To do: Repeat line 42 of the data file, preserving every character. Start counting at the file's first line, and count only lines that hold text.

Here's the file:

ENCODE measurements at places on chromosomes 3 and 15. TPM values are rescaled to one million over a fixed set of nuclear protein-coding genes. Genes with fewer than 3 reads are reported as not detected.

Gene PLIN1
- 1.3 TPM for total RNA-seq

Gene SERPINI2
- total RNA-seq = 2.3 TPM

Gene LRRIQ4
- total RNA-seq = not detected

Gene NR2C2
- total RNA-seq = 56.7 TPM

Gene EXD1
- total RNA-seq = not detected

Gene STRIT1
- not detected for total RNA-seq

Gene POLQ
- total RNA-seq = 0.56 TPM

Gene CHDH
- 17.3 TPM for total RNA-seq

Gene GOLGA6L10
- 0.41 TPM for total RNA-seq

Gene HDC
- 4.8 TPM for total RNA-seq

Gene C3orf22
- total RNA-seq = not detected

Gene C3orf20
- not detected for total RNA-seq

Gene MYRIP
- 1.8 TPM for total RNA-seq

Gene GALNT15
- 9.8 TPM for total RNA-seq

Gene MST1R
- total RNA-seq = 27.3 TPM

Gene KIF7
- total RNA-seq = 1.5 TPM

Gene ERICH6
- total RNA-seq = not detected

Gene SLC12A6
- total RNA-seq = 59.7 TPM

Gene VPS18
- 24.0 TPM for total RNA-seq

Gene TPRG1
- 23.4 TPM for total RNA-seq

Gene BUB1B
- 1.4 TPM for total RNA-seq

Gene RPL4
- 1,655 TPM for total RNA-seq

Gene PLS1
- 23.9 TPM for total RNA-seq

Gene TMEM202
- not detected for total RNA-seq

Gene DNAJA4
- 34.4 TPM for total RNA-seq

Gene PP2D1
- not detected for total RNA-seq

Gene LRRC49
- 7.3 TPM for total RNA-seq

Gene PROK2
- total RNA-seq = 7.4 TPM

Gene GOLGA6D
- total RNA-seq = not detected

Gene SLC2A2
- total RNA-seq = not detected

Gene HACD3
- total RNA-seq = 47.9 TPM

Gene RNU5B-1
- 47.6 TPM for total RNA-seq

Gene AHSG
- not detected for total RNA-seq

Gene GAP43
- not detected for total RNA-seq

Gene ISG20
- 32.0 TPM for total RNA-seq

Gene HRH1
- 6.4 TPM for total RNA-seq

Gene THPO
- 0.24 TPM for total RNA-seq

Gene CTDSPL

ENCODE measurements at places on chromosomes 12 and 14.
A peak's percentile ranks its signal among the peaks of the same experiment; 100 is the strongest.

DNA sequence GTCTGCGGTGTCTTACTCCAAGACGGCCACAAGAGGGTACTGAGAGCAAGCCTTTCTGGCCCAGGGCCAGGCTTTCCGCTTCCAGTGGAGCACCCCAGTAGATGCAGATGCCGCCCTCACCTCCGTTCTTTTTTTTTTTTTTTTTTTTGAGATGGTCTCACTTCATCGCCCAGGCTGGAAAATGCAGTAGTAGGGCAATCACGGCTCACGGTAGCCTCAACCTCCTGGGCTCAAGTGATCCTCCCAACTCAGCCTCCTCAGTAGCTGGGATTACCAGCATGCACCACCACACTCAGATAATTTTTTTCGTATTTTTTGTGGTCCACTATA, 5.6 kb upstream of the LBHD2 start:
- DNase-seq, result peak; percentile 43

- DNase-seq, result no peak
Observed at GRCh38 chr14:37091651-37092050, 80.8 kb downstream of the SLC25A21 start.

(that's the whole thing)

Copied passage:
Gene BUB1B